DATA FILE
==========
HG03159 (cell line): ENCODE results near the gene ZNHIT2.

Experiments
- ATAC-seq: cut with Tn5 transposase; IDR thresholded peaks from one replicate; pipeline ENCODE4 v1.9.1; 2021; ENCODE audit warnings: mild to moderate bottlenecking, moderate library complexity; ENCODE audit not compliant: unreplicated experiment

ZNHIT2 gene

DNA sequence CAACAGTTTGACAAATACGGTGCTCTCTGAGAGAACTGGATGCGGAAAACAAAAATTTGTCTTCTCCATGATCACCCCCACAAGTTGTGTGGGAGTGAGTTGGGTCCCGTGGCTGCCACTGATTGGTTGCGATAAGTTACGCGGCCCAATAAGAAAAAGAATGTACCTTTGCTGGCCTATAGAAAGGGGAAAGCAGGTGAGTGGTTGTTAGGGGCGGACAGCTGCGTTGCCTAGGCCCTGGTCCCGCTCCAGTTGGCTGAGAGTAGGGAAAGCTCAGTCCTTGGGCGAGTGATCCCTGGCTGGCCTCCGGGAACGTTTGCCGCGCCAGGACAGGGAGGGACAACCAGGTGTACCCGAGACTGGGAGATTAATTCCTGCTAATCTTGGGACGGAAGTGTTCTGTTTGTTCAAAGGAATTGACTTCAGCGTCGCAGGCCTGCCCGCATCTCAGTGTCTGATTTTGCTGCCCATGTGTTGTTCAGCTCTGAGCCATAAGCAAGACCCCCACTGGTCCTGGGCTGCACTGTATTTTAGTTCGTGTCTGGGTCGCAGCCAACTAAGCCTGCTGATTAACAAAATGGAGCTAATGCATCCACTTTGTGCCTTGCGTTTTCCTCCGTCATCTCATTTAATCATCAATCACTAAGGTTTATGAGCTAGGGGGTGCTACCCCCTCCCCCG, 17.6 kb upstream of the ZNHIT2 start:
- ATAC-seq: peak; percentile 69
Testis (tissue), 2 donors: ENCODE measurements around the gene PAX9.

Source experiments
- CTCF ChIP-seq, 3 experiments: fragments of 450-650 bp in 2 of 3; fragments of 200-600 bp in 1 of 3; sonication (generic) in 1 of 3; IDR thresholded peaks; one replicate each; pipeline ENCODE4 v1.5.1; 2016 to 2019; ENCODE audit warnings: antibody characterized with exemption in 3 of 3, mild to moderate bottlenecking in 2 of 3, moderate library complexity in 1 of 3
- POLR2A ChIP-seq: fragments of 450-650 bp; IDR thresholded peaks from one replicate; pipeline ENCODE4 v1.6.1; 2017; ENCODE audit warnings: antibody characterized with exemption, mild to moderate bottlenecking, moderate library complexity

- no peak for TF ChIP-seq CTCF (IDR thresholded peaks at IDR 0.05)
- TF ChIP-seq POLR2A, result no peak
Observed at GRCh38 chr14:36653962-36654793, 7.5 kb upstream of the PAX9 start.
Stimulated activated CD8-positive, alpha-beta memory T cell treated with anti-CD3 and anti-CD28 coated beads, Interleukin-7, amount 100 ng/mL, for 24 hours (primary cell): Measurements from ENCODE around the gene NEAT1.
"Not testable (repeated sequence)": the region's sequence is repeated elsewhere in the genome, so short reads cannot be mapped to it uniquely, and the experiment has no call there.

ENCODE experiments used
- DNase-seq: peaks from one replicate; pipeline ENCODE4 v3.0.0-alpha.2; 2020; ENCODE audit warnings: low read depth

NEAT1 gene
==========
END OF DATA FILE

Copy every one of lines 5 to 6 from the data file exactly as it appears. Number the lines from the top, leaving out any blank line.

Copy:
DNA sequence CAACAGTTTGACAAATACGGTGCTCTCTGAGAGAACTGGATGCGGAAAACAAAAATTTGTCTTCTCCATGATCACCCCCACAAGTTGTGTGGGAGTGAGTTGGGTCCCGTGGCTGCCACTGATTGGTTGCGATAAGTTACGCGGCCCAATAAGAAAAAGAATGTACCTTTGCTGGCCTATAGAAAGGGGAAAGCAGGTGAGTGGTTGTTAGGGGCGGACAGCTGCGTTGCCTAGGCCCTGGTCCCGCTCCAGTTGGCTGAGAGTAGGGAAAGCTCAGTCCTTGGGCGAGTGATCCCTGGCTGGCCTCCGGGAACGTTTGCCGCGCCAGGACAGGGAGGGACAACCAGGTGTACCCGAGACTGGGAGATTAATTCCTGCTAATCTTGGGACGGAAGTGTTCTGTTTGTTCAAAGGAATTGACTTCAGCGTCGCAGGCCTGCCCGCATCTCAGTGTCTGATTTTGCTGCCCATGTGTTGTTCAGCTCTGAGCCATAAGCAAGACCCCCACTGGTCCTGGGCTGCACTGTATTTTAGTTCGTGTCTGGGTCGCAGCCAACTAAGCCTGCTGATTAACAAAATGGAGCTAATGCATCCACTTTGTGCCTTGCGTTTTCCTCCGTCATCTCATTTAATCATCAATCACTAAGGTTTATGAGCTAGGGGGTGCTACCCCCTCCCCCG, 17.6 kb upstream of the ZNHIT2 start:
- ATAC-seq: peak; percentile 69